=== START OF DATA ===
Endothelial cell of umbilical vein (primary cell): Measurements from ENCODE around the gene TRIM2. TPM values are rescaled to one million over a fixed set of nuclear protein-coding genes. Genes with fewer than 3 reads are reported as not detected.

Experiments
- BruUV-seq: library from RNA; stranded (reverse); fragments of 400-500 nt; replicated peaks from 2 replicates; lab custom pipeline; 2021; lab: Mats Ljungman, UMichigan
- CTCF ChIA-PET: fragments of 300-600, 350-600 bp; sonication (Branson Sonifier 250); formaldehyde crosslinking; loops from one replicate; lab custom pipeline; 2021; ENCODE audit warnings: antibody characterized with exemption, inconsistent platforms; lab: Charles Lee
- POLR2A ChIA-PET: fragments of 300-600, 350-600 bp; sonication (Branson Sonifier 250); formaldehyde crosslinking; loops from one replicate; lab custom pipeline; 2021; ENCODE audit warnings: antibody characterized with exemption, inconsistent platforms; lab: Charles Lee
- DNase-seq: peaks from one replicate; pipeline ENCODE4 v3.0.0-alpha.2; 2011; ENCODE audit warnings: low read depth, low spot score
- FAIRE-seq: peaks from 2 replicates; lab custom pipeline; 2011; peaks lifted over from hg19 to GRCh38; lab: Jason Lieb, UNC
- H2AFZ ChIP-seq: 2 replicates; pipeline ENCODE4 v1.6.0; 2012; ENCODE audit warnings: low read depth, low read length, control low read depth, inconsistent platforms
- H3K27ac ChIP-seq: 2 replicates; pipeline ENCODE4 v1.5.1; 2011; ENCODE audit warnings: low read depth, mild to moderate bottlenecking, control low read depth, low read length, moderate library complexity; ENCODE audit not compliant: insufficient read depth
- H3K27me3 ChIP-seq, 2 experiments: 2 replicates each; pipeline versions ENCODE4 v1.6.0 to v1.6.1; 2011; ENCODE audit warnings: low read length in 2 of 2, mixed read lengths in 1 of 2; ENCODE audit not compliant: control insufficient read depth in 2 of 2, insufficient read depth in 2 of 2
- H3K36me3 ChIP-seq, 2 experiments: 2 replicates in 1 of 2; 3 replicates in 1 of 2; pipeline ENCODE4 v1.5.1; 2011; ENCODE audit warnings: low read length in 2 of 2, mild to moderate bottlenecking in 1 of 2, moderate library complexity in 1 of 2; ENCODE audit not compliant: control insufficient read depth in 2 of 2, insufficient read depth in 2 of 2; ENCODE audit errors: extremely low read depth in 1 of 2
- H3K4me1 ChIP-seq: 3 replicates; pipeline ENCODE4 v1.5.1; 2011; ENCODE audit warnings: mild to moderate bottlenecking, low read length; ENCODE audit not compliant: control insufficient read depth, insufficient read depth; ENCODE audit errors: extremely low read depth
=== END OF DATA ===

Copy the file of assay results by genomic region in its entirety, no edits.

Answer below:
Endothelial cell of umbilical vein (primary cell): Measurements from ENCODE around the gene TRIM2. TPM values are rescaled to one million over a fixed set of nuclear protein-coding genes. Genes with fewer than 3 reads are reported as not detected.

Experiments
- BruUV-seq: library from RNA; stranded (reverse); fragments of 400-500 nt; replicated peaks from 2 replicates; lab custom pipeline; 2021; lab: Mats Ljungman, UMichigan
- CTCF ChIA-PET: fragments of 300-600, 350-600 bp; sonication (Branson Sonifier 250); formaldehyde crosslinking; loops from one replicate; lab custom pipeline; 2021; ENCODE audit warnings: antibody characterized with exemption, inconsistent platforms; lab: Charles Lee
- POLR2A ChIA-PET: fragments of 300-600, 350-600 bp; sonication (Branson Sonifier 250); formaldehyde crosslinking; loops from one replicate; lab custom pipeline; 2021; ENCODE audit warnings: antibody characterized with exemption, inconsistent platforms; lab: Charles Lee
- DNase-seq: peaks from one replicate; pipeline ENCODE4 v3.0.0-alpha.2; 2011; ENCODE audit warnings: low read depth, low spot score
- FAIRE-seq: peaks from 2 replicates; lab custom pipeline; 2011; peaks lifted over from hg19 to GRCh38; lab: Jason Lieb, UNC
- H2AFZ ChIP-seq: 2 replicates; pipeline ENCODE4 v1.6.0; 2012; ENCODE audit warnings: low read depth, low read length, control low read depth, inconsistent platforms
- H3K27ac ChIP-seq: 2 replicates; pipeline ENCODE4 v1.5.1; 2011; ENCODE audit warnings: low read depth, mild to moderate bottlenecking, control low read depth, low read length, moderate library complexity; ENCODE audit not compliant: insufficient read depth
- H3K27me3 ChIP-seq, 2 experiments: 2 replicates each; pipeline versions ENCODE4 v1.6.0 to v1.6.1; 2011; ENCODE audit warnings: low read length in 2 of 2, mixed read lengths in 1 of 2; ENCODE audit not compliant: control insufficient read depth in 2 of 2, insufficient read depth in 2 of 2
- H3K36me3 ChIP-seq, 2 experiments: 2 replicates in 1 of 2; 3 replicates in 1 of 2; pipeline ENCODE4 v1.5.1; 2011; ENCODE audit warnings: low read length in 2 of 2, mild to moderate bottlenecking in 1 of 2, moderate library complexity in 1 of 2; ENCODE audit not compliant: control insufficient read depth in 2 of 2, insufficient read depth in 2 of 2; ENCODE audit errors: extremely low read depth in 1 of 2
- H3K4me1 ChIP-seq: 3 replicates; pipeline ENCODE4 v1.5.1; 2011; ENCODE audit warnings: mild to moderate bottlenecking, low read length; ENCODE audit not compliant: control insufficient read depth, insufficient read depth; ENCODE audit errors: extremely low read depth